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In the ocean of indy bands, Jonah keeps on keeping on

There are countless reasons why a band gets together. Some love just to get away from the monotony of life a couple hours a week and enjoy playing with friends. Some have pipe dreams of making it “big,” and if it doesn’t happen they become bitter and jaded. Jonah, on the other hand, throws itself into their work wholeheartedly not expecting anything but a grand adventure that they can tell their grandchildren about someday. Sure, I’m sure they get excited when there’s good news.

Like for example, in mid Oct Jonah flew out to Nashville to attend the Nashville New Music Conference, which is basically like the late NXNW (RIP) but Nashville style. Jonah’s was well received by the audience and record label types alike. Rumors of major label interests are flying but I don’t believe we will see Jonah fall apart if it’s not in their cards.

Jonah (formerly Dizzy Fish) has endured through the good and bad times with a bulletproof vest on.

The band was formed in 1991 in lil’ ol’ Bend Ore. In 1998 the band made the educated decision to move to Portland. “It was definitely time to make a change,” lead vocalist Henry Curl said. Jonah didn’t hit the “scene” hard and burn out quickly like hundreds of Portland bands before them. There was no huge buzz initially. No big flashy features in The Rocket (RIP), The Mercury or CMJ. Jonah has a way of collecting fans in a more long-term fashion. The fans are in it for the long haul. If you attend a Jonah show you will find a crowded venue or bar filled with girls and guys, but mostly girls, singing along to every song. I found that to be very interesting.

Calling Jonah a Christian band is a bit of a stretch but the majority of the members find their faith very important. You can find hints of their spiritual side in their latest release, Save the Swimmer. Producer Steve Sundholm put together the full-length. Working with Sundholm gave drastic change in the band’s sound. Previous albums, under the name (Dizzy Fish) were danceable background music, good but forgettable. Jonah’s shifted gears into a much more mature and artistic band. A band that, regardless of if you’re a fan of the genre, demands respect. The vocalist/ guitarist Matt or Henry Curl has an almost perfect voice that lets you relax and enjoy the music. It’s truly rare to find such a talented voice in indie pop. Sure, you can go into a studio and make it sound fine, but live, that’s the true test. Jonah comes off like pros live.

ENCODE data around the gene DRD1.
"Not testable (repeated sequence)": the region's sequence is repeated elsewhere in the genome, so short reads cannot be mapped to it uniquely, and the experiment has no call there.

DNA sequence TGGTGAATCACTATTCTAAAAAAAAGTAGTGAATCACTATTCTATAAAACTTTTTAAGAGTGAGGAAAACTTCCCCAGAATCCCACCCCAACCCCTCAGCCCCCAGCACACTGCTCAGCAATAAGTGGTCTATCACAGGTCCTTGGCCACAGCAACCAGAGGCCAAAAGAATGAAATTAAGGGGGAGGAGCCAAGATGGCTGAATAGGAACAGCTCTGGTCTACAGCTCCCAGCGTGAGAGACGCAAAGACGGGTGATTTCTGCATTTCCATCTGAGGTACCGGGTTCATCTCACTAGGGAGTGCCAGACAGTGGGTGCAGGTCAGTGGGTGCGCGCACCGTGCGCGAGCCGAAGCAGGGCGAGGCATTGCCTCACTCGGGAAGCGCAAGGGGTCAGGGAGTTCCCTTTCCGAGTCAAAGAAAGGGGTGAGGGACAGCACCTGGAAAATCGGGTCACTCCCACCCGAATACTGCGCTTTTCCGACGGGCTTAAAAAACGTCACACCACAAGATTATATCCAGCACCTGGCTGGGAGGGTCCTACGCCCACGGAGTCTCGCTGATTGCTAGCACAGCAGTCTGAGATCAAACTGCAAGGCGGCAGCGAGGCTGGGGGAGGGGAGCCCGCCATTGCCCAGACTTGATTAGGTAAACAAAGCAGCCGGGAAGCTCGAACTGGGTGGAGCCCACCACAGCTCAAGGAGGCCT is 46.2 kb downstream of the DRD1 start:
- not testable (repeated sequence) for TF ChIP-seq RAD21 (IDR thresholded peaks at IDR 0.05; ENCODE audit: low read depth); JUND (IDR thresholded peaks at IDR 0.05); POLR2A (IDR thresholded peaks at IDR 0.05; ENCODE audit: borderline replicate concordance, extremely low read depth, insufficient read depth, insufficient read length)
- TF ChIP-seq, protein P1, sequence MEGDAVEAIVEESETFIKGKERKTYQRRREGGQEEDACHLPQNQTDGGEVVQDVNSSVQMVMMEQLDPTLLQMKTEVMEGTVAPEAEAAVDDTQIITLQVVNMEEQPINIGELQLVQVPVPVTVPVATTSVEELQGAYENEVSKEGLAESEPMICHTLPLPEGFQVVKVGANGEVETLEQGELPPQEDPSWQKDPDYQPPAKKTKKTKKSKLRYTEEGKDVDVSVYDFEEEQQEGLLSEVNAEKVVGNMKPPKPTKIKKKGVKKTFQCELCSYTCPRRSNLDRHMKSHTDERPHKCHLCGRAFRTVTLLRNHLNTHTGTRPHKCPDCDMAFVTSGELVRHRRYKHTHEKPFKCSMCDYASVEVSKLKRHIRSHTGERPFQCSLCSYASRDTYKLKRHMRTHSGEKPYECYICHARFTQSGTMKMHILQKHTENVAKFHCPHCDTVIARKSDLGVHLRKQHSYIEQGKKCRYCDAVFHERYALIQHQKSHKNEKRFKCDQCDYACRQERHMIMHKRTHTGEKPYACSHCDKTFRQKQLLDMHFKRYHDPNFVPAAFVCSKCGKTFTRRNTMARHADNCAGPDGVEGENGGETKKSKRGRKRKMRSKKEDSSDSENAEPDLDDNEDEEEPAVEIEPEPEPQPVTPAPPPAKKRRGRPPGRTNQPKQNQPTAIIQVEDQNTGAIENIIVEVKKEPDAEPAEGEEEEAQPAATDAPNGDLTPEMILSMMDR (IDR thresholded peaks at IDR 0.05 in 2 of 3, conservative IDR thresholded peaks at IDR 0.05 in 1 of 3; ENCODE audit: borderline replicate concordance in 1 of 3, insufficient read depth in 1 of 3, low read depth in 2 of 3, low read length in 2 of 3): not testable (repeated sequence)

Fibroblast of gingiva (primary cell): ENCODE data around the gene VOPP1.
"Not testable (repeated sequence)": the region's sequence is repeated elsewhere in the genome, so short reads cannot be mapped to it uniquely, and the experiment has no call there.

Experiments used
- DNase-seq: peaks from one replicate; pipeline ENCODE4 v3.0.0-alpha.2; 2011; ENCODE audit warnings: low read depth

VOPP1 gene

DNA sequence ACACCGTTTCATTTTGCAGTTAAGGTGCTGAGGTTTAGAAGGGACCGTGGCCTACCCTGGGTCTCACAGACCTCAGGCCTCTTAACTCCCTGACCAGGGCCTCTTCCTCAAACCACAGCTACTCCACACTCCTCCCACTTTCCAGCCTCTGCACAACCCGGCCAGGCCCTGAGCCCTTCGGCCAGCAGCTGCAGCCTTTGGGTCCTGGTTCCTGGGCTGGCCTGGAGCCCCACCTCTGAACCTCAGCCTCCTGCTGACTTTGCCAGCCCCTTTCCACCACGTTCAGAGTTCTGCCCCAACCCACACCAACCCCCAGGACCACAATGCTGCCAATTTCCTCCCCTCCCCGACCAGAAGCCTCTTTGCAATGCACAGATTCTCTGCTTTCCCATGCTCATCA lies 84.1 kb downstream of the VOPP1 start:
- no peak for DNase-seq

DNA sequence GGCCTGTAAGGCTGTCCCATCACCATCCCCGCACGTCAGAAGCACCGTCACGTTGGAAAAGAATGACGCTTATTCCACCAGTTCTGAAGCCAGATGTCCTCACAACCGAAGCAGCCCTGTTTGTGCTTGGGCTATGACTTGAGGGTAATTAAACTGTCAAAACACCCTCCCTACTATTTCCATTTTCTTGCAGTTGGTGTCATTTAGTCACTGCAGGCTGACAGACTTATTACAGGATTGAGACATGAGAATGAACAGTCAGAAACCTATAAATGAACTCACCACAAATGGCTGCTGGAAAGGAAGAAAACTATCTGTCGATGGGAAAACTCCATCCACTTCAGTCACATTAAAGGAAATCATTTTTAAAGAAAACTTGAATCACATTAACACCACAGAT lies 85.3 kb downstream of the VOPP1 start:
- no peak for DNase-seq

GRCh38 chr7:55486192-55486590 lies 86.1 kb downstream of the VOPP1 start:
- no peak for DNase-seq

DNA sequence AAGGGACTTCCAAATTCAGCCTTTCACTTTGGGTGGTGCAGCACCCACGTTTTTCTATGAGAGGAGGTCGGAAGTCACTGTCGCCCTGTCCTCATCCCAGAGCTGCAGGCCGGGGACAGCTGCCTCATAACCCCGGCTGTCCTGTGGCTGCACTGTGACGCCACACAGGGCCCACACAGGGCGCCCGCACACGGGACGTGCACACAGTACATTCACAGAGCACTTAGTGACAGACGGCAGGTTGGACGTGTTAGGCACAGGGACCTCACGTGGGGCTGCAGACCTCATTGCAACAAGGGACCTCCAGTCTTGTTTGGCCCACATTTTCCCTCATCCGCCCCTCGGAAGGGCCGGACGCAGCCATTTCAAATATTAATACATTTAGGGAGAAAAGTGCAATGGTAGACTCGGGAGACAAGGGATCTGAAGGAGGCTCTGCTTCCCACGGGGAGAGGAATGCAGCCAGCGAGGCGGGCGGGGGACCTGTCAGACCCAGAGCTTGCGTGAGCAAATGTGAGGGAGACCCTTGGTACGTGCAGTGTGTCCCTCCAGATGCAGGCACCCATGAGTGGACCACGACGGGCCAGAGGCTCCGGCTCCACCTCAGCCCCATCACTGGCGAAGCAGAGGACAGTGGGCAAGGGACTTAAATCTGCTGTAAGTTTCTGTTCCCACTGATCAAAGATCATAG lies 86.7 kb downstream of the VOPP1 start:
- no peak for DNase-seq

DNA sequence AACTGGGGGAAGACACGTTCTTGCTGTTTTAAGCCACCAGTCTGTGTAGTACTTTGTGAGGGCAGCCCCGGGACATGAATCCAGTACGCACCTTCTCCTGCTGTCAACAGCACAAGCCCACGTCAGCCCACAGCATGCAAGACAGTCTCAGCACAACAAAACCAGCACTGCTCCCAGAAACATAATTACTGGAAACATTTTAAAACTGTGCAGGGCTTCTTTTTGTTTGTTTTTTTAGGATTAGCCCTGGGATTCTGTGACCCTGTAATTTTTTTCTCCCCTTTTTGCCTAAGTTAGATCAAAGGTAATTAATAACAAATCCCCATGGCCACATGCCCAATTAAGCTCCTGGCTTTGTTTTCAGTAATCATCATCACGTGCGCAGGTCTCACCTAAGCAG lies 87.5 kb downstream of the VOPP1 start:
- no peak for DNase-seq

Jonah is not trying to change music. You won’t see this band at any experimental music fests or anything like that, but Jonah takes influences like Radiohead and U2 and runs with it in a younger more personal, spiritual direction.

Reviews of their latest album have been good and the album has been selling well across the nation. Time will tell if Jonah is going to be up to par success wise with their mentors. But I see the band traveling on either way. That’s what has impressed me about this band. If they get knocked down they get up stronger and when they record its better that the previous recording. It’s a sign of true music lovers and solid human beings.

If you feel like watching a band that has a buzz for about a week or so go ahead and do so. You can rock out with all the other hipsters and make fun of the band a week later. Or if you’re the long-term type go see Jonah live, sometimes it’s a good thing to have a long-term memory!